Through 4/20 The Weight of Rage. Inmates at Stateville Prison create portraits, poetry, and fiction, which are on display here. A lecture series will run in conjunction. 5020 S. Cornell. hydeparkart.org


Through 3/13 Unsuspending Disbelief. A large survey of contemporary international photography is a rare viewing opportunity, despite the medium’s ubiquity. Curated by Laura Letinsky, an artist and academic, for the University of Chicago, the exhibit of 10 photographers includes work by Yamini Nayar, Mickalene Thomas, and more. 915 E. 60th. arts.uchicago.edu


2/6–7/24 Persistence of Memory. A lifelong series of portraits by William Utermohlen documents his long battle with Alzheimer’s disease. The canvas was his therapy but also a devastating mirror.
2/6–7/24 Williamsburg. William Castellana’s street photographs of his Brooklyn neighborhood capture the lives of Hasidic Jews against the changing background of gentrifying Williamsburg.
820 N. Michigan. luc.edu/luma


2/16–7/3 BMO Harris Bank Chicago Works: Diane Simpson. Now in her 80s, the longtime Chicagoan is finally being recognized for her contributions to contemporary sculpture; that her designs are whimsical, inventive, and highly crafted is icing on the cake.
Through 3/6 MCA DNA: Rafael Ferrer. The Puerto Rican surrealist, who first exhibited at the museum in 1972, tackles topics of colonialism and magic, using pipe cleaners, bones, and portrait painting.
Through 3/27 Pop Art Design. The pop art movement of the ’60s also flourished in the field of industrial design, giving an ironic, colorful slant to furniture, lamps, and architecture. See work by some of that era’s most forward-thinking designers, such as Charles Eames and Ettore Sottsass.
Through 5/8 Kathryn Andrews: Run for President. Perfectly timed with the presidential election cycle, the Los Angeles pop sculptor’s first U.S. museum solo exhibition comments on its celebrity aspect.


Through 6/5 Surrealism: The Conjured Life. Few people realize how strongly French surrealism took hold in Chicago—it’s a cornerstone of the MCA’s collection, and it influenced the 1960s-era Hairy Who artists. With more than 100 paintings and objects, this exhibit tells the story of surrealism’s roots, with masterworks by Magritte and Ernst, and its legacy in contemporary art, from Paschke to Koons.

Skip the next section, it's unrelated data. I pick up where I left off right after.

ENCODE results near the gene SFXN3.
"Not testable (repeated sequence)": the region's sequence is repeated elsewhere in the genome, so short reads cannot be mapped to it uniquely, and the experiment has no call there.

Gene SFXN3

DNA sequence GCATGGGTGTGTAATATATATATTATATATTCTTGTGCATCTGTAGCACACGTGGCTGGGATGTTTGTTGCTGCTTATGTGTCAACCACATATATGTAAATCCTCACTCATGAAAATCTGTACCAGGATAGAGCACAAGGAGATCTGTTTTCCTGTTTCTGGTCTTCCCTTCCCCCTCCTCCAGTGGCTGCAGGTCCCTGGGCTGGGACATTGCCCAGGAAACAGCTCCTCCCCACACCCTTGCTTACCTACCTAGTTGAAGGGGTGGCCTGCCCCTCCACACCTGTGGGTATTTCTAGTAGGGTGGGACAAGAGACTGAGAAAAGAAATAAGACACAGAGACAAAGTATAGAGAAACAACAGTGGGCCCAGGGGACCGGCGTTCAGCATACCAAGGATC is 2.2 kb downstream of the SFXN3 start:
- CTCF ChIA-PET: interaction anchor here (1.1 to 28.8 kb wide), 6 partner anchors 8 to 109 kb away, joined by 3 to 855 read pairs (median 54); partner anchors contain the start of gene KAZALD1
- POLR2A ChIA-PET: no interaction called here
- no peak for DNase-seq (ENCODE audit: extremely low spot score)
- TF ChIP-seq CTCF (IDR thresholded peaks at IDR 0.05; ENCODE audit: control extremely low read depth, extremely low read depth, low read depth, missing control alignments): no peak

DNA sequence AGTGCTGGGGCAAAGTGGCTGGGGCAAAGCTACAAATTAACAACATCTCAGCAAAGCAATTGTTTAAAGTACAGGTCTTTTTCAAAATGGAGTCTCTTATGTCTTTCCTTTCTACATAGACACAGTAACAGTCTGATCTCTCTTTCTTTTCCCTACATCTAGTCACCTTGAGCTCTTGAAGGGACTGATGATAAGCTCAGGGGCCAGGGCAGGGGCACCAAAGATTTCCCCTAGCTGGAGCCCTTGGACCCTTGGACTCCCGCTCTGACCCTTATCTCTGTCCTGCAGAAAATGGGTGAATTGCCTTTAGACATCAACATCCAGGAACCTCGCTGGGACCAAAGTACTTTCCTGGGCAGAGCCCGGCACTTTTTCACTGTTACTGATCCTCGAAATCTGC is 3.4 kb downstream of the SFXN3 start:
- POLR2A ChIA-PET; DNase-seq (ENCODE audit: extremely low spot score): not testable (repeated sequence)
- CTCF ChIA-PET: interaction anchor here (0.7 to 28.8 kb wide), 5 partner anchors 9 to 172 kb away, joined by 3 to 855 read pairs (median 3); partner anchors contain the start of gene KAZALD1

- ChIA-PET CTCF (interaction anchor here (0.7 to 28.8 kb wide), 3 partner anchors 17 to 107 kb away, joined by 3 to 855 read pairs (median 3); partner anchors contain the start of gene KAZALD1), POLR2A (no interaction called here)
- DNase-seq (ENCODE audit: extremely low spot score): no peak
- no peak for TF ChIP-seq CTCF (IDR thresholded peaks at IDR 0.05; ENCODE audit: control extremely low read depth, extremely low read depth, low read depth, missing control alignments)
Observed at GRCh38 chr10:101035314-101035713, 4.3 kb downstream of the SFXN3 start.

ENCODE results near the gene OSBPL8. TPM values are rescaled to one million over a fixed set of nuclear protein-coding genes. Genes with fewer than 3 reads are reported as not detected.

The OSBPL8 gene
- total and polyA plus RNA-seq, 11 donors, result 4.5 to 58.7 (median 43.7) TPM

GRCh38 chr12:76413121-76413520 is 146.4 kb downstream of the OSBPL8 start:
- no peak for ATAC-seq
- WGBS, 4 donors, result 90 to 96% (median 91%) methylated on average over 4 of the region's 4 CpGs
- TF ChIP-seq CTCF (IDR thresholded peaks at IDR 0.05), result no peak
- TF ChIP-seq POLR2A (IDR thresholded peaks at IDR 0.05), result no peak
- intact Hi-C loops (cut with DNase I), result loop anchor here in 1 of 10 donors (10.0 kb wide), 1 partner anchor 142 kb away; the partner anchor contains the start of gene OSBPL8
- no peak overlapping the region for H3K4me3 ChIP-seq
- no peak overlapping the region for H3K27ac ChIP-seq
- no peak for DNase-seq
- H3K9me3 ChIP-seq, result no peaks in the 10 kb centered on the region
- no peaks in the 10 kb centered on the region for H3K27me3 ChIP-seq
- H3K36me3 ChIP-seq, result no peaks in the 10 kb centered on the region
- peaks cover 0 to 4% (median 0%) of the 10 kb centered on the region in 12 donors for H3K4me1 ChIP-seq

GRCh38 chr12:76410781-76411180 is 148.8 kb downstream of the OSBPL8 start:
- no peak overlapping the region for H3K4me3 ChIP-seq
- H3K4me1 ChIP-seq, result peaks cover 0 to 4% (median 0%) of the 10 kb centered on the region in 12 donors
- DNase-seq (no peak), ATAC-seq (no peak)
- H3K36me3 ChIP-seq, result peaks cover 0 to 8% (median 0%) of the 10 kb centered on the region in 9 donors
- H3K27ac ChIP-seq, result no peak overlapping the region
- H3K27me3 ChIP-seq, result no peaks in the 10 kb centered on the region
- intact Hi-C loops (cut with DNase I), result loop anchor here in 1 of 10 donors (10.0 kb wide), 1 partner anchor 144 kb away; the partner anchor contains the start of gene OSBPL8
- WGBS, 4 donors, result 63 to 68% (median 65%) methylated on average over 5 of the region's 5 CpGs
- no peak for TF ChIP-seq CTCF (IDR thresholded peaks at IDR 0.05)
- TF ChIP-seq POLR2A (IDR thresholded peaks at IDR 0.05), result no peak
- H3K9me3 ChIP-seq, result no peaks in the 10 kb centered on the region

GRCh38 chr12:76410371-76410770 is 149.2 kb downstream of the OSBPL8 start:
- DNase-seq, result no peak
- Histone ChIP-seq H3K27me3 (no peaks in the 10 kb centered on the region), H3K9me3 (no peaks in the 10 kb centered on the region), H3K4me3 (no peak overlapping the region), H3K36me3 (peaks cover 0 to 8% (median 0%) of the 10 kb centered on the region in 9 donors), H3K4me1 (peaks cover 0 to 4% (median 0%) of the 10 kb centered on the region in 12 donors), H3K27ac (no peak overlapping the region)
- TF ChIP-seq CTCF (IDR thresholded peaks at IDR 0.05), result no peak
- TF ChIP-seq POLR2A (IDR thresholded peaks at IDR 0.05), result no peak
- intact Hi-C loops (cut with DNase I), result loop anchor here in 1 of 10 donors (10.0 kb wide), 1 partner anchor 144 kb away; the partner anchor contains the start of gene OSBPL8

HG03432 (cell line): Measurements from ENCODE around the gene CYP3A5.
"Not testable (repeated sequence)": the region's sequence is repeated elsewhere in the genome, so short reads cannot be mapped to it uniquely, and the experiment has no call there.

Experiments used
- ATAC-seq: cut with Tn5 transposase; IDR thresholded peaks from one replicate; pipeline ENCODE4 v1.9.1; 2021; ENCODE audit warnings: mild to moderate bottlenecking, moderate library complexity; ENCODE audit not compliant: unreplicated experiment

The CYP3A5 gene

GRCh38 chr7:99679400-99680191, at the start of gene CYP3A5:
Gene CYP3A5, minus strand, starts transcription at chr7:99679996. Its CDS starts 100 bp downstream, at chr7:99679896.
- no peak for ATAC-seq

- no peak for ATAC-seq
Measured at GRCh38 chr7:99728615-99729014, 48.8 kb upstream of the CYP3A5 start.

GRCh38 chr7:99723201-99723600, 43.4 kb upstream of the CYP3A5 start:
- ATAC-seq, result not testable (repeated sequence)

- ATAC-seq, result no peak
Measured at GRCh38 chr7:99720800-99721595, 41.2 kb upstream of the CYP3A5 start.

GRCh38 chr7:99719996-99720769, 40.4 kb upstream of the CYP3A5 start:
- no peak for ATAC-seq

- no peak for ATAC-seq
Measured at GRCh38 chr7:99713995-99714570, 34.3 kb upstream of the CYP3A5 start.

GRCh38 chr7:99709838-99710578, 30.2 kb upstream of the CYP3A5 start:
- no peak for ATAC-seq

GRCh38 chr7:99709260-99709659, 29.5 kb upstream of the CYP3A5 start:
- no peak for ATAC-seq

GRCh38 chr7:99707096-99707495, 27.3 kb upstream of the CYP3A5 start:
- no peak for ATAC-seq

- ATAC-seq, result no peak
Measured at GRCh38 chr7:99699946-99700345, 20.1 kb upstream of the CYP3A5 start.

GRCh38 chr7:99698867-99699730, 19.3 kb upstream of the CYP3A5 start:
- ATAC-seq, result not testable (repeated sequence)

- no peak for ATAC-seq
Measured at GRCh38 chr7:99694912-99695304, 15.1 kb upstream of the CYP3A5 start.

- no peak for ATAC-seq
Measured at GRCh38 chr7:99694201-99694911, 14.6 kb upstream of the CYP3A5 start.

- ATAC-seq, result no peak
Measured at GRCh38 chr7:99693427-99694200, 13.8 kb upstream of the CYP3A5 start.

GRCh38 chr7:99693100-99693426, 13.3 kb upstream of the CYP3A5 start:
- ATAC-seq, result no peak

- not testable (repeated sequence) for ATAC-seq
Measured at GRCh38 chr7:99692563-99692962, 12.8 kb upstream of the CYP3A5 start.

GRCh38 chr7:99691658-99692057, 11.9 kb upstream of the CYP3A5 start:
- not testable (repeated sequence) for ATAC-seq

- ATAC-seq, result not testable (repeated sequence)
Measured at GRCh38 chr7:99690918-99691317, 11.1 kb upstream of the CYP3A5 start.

220 E. Chicago. mcachicago.org



Through 4/10 MoCP at 40. Chicago’s only museum dedicated to contemporary photography celebrates 40 years of free exhibits with a choice selection of its greatest hits and treasures, including Diane Arbus and Andy Warhol. Free. 600 S. Michigan. mocp.org


Through 4/16 Mr. Wild’s Garden. The nature museum is a perfect setting to display David Weinberg’s photo series, which depicts children trapped in an overgrown greenhouse. It’s more of a fairy tale than a nightmare, imploring viewers to imagine how life could be different if humans lived more closely with plant life. Child friendly. 2430 N. Cannon. naturemuseum.org


2/7–4/3 Secrets of a Trumpet. The German artist Peter Wächtler has spent a month in Chicago creating new work for the gallery, including ceramics, a video installation, and his first large-scale bronze figures. Free. 5811 S. Ellis. renaissancesociety.org


2/11–6/12 Monster Roster: Existentialist Art in Postwar Chicago. See “This Is the Greatest Group of Midwestern Artists You’ve Never Heard Of”. Free. 5550 S. Greenwood. smartmuseum.uchicago.edu